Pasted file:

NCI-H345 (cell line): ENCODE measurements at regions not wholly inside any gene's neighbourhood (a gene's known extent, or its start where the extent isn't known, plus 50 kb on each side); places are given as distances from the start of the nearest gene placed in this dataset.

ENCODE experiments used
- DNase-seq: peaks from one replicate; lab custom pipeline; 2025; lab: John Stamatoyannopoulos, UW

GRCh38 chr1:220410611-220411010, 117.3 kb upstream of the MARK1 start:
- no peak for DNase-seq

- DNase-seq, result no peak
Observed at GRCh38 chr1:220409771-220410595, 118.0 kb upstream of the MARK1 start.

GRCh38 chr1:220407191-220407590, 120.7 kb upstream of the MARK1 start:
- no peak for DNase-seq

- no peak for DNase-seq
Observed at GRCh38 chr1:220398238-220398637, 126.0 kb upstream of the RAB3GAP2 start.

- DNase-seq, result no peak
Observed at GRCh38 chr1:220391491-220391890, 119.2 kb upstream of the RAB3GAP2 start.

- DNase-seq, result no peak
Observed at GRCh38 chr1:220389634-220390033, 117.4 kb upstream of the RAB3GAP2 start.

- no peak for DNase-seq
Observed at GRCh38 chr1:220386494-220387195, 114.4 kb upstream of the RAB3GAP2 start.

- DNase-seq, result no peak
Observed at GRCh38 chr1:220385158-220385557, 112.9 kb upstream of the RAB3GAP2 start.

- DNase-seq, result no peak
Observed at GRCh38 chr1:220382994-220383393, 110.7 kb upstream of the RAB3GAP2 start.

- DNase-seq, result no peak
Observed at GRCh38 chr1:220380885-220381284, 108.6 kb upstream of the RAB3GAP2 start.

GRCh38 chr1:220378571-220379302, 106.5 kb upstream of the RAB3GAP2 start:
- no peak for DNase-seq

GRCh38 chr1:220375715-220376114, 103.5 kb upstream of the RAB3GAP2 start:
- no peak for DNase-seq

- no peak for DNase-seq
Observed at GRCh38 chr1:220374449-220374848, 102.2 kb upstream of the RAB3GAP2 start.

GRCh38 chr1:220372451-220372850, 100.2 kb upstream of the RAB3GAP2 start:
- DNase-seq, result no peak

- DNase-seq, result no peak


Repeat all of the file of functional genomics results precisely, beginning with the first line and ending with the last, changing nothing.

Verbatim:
NCI-H345 (cell line): ENCODE measurements at regions not wholly inside any gene's neighbourhood (a gene's known extent, or its start where the extent isn't known, plus 50 kb on each side); places are given as distances from the start of the nearest gene placed in this dataset.

ENCODE experiments used
- DNase-seq: peaks from one replicate; lab custom pipeline; 2025; lab: John Stamatoyannopoulos, UW

GRCh38 chr1:220410611-220411010, 117.3 kb upstream of the MARK1 start:
- no peak for DNase-seq

- DNase-seq, result no peak
Observed at GRCh38 chr1:220409771-220410595, 118.0 kb upstream of the MARK1 start.

GRCh38 chr1:220407191-220407590, 120.7 kb upstream of the MARK1 start:
- no peak for DNase-seq

- no peak for DNase-seq
Observed at GRCh38 chr1:220398238-220398637, 126.0 kb upstream of the RAB3GAP2 start.

- DNase-seq, result no peak
Observed at GRCh38 chr1:220391491-220391890, 119.2 kb upstream of the RAB3GAP2 start.

- DNase-seq, result no peak
Observed at GRCh38 chr1:220389634-220390033, 117.4 kb upstream of the RAB3GAP2 start.

- no peak for DNase-seq
Observed at GRCh38 chr1:220386494-220387195, 114.4 kb upstream of the RAB3GAP2 start.

- DNase-seq, result no peak
Observed at GRCh38 chr1:220385158-220385557, 112.9 kb upstream of the RAB3GAP2 start.

- DNase-seq, result no peak
Observed at GRCh38 chr1:220382994-220383393, 110.7 kb upstream of the RAB3GAP2 start.

- DNase-seq, result no peak
Observed at GRCh38 chr1:220380885-220381284, 108.6 kb upstream of the RAB3GAP2 start.

GRCh38 chr1:220378571-220379302, 106.5 kb upstream of the RAB3GAP2 start:
- no peak for DNase-seq

GRCh38 chr1:220375715-220376114, 103.5 kb upstream of the RAB3GAP2 start:
- no peak for DNase-seq

- no peak for DNase-seq
Observed at GRCh38 chr1:220374449-220374848, 102.2 kb upstream of the RAB3GAP2 start.

GRCh38 chr1:220372451-220372850, 100.2 kb upstream of the RAB3GAP2 start:
- DNase-seq, result no peak

- DNase-seq, result no peak